The Human Face of Online Dispute Resolution

Conflict Resolution Quarterly, Vol. 23, No. 1, 2005

U of Melbourne Legal Studies Research Paper No. 172

Posted: 19 Sep 2006

See all articles by Melissa Conley Tyler

Melissa Conley Tyler

University of Melbourne - Law School

Susan S Raines

Kennesaw State University

Abstract

In September 2004, we were both at the Association for Conflict Resolution conference in Sacramento talking about Online Dispute Resolution (ODR). We were lucky enough to be in a room with some of the most experienced online mediators in the world, including people who had mediated 3,000 or more disputes online. We also had as our guest the Chief Executive of SquareTrade.com, now one of the largest providers of alternative dispute resolution worldwide with a record of handling more than 1.5 million disputes (Conley Tyler 2005). Yet we only half-filled one of the smallest rooms at the massive conference venue. It led us to articulate the question: what's going wrong with ODR?

Our suspicion is that most alternative dispute resolution (ADR) practitioners still regard the role of technology in dispute resolution as something of a fringe issue. Usually known as online dispute resolution or by its acronym, ODR, this area can appear specialist, technical and irrelevant to some dispute resolution practitioners.

George Alter's recent article in ACResolution sums this up nicely with a (fictional) letter from frustrated mediator "Face-to-Face in Springfield":

I am continually accosted by ODR experts who are trying to convince me that integrating ODR into my practice is a good thing. (Right!) I am convinced that ODR cannot work because there is no body language, no non-verbal cues in online communications. You can't expect me to be able to guess people's moods and attitudes if I can't see them! Besides, the last thing I want to do right now is to learn another difficult computer technology. Please help me disprove this ODR effectiveness myth, because I am fed up with the suggestion, and I swear, the next person who tells me I should integrate ODR into my practice is getting some empathetic empowerment right in the kisser (Alter 2005, 9). While this is a parody, it does neatly illustrate some views which we believe are widespread among conflict resolution practitioners. We think there are good reasons for attitudes like this to change.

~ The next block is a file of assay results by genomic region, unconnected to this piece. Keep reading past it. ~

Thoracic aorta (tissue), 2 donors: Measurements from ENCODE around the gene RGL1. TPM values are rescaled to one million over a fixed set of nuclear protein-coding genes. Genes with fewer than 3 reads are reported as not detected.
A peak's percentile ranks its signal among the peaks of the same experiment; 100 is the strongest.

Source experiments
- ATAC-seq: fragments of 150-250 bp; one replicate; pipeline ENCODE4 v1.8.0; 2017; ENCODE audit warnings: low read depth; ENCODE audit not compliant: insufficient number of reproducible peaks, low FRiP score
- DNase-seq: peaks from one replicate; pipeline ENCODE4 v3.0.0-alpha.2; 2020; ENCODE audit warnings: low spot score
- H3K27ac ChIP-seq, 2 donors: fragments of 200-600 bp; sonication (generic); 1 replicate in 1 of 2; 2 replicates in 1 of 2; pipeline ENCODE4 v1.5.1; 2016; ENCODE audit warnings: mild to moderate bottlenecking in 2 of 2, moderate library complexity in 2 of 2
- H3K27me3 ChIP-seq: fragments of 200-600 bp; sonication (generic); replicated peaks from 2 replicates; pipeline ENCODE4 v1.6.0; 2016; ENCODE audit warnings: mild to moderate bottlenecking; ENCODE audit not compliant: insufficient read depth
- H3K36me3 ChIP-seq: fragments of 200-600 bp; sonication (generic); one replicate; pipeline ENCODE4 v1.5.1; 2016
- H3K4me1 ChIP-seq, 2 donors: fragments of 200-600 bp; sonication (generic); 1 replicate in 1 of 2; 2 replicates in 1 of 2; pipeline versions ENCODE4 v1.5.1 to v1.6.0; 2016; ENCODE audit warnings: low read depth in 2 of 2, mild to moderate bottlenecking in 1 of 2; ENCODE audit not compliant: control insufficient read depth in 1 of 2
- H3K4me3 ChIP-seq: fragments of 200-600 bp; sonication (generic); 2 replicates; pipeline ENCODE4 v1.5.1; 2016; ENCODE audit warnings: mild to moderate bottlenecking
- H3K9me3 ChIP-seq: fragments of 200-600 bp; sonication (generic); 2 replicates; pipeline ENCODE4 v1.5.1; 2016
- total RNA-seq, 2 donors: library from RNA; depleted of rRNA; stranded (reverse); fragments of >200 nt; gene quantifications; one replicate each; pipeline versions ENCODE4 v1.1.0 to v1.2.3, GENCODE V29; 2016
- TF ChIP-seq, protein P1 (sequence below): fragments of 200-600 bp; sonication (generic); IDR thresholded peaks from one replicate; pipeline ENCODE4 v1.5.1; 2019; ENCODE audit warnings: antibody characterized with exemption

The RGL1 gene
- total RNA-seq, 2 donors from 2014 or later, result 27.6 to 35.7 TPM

As "traditional" ADR practitioners, we both started out with some variation of this attitude. With dispute resolution experience including court connected civil and domestic mediation, negotiated rulemaking and public dispute facilitation, international treaty negotiations, community mediation in the Bronx and reconciliation work in South Africa, we were not obvious candidates for developing enthusiasm in ODR. But the more we learnt about the potential role of technology in dispute resolution, the more we started to see the potential of ODR to assist with a range of disputes. One of us was commissioned to do an in-depth study of online dispute resolution carefully weighing its potential. The other tried it with a skeptical view towards proving it was bunk, and was converted. Both of us have learned that ODR can prove useful, powerful, and indispensable in some kinds of cases.

Keywords: onlilne, dispute, resolution, ODR, human

JEL Classification: K41, K40

Suggested Citation

Conley Tyler, Melissa and Raines, Susan Summers, The Human Face of Online Dispute Resolution. Conflict Resolution Quarterly, Vol. 23, No. 1, 2005, U of Melbourne Legal Studies Research Paper No. 172, Available at SSRN: https://ssrn.com/abstract=931335

Melissa Conley Tyler (Contact Author)

University of Melbourne - Law School ( email )

University Square
185 Pelham Street, Carlton
Victoria, Victoria 3010
Australia

Susan Summers Raines

Kennesaw State University ( email )

1000 Chastain Rd
Kennesaw, GA 30144

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